Please keep in mind that the term 'prison overcrowding' is a recent phenomenon that began immediately after Pennsylvania Commission of Sentencing became law in 1982. Within two years, Pennsylvania began building more new prisons (16 in the next 14 years) than the eleven built during the entire 160 years 1982!
I implore the reader to demand the elimination of the Pennsylvania Sentencing Commission, which in reality really determines what sentences are imposed in our state. Elimination is the only improvement that can be made because nearly everyone follows the Commission's guidelines as if they are gospel. Consequently, even judges, year after year, follow the guidelines, and thus sentences are consistent with the commission's guidelines 90% of the time. Mandatory minimum sentencing must also be eliminated. When these reforms are applied, judges will be forced to intelligently decide every sentence in Pennsylvania. The judge will be responsible, not the prosecutor or the sentencing commission. And that is the way it has to be.
I must stress that both mandatory minimum sentencing and commissions on sentencing are recent events. Both grew in acceptance and thus opened throughout the U.S, in the last 40 years. For our entire history, Pennsylvania judges did the sentencing until someone got the bright idea to control judicial discretion and make sentencing a numbers game. The sentence is now determined by what point values are placed by the commission on prior offenses. That point value is then plotted against the new offense. The point values and the plotting of them allow anyone to compute the standard, aggravated and mitigated sentencing ranges for the prosecutor to offer as a plea deal.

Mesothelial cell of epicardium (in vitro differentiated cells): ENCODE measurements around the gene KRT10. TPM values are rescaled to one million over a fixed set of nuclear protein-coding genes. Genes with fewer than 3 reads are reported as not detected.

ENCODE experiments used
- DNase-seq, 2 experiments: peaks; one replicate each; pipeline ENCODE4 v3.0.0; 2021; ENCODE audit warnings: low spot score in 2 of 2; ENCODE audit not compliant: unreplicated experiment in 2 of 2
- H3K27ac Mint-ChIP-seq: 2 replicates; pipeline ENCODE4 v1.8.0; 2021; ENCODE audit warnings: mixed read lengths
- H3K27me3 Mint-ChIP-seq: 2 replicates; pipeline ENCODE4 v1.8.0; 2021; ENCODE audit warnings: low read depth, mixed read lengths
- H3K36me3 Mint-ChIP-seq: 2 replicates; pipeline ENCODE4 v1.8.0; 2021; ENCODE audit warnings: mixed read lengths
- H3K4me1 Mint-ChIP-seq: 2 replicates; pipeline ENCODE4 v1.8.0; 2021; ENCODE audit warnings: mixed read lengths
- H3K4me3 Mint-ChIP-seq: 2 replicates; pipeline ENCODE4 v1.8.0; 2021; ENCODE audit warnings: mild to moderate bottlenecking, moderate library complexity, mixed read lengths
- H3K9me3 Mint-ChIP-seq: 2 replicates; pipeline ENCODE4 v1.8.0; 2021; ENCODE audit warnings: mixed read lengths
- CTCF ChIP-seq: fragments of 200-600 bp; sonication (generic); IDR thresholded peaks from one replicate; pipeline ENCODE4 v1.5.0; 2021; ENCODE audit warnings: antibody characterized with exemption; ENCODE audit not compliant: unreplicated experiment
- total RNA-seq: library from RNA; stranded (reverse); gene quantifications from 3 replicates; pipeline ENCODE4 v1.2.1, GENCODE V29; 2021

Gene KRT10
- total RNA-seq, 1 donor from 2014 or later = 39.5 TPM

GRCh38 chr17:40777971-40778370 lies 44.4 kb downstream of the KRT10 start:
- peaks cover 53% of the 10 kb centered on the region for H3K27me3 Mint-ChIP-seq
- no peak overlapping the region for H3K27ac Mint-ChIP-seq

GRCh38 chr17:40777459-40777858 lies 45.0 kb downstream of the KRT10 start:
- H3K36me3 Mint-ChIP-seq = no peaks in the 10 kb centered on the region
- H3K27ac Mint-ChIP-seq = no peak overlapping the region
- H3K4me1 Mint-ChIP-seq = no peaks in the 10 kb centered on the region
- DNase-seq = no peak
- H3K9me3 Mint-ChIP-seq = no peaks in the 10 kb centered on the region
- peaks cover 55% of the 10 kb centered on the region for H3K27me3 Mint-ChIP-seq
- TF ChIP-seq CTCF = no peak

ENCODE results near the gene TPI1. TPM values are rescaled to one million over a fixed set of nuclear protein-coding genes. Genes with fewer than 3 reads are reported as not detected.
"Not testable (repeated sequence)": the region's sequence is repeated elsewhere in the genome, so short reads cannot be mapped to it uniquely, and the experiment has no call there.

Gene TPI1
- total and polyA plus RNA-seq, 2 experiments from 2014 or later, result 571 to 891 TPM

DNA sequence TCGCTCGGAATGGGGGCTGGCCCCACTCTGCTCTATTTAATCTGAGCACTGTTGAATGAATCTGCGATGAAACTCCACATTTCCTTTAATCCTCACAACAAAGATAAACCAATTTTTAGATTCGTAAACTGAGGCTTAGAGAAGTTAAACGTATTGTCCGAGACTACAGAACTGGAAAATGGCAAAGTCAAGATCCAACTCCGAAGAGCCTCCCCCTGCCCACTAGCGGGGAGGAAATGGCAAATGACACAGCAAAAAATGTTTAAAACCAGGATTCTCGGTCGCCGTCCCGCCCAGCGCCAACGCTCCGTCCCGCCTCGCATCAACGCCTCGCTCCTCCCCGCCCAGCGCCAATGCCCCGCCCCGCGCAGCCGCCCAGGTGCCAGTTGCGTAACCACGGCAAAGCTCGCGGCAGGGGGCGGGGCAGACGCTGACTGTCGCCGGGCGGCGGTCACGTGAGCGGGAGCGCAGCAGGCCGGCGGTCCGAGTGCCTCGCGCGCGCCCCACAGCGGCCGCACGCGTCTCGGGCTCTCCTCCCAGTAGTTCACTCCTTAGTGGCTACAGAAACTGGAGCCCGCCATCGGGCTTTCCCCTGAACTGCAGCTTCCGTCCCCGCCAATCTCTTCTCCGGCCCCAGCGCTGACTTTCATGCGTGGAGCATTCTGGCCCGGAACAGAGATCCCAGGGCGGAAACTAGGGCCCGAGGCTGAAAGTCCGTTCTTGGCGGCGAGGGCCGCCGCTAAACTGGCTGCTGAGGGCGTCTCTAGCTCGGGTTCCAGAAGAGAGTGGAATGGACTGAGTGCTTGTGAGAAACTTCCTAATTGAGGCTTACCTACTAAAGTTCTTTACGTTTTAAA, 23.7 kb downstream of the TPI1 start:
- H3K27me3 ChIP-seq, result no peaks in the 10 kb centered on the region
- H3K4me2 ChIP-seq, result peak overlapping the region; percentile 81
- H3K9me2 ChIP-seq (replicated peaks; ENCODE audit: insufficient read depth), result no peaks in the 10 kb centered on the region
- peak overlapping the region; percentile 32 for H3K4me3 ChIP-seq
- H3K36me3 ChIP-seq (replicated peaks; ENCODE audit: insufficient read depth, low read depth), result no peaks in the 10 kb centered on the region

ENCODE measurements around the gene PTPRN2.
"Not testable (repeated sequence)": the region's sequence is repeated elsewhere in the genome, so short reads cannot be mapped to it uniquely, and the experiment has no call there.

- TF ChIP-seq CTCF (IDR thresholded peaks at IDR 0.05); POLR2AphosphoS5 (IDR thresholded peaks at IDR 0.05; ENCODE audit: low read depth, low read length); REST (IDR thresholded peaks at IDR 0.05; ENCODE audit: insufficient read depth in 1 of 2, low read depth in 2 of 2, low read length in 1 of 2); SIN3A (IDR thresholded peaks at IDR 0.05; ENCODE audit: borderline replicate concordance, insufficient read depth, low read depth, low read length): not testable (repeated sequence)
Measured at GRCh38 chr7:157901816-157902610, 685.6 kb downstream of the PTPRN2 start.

The concept spread to all states and to federal government only because it was a no-brainer for legislators to vote to pass the laws. To do so shows they are tough on crime. It was free publicity stating that the legislator is doing his/her job by controlling sentencing and ensuring that judges impose sentences consistent with each other based on the plotting of the two factors. Simply put, everybody is treated the same. Justice requires that sentencing be consistent and the legislator is assuring that result. It is a simple winning concept.
The only problem is this is a myth. Offenses are charged and negotiate differently throughout the state depending on many variables: 1) the age, experience and philosophy of the police officer; 2) the volume of cases in the municipality; 3) the justice philosophy of the prosecutor; 4) the volume of criminal cases in the system and how many full is the jury trial list; 5) the age, health and related factors of the victim determining the likelihood that the victim will be available to testify at a trial; 6) how much of a priority a guilty plea is to save further exposure of the victim to reliving the case by testifying in a jury trial; 7) whether the defendant has private council or a public defender; 8) the experience, ambition and capabilities of the defense lawyers; 9) whether witnesses are cooperating and willing to testify. 10) whether the socioeconomic and political strata of the electoral voting public that elects the prosecutor and the mayor of the police department is blue collar or white collar.
The President, Congress, and the E.L.C.A. have all (finally) raised the need for reform. More citizens are learning that sentencing commissions and mandatory minimum sentencing practices were not the answer, and that their existence actually made matters worse. When will it change?
Next week in Part II: Quotes from sections of the 50-page report of the Task Force of the Evangelical Lutheran Church in America.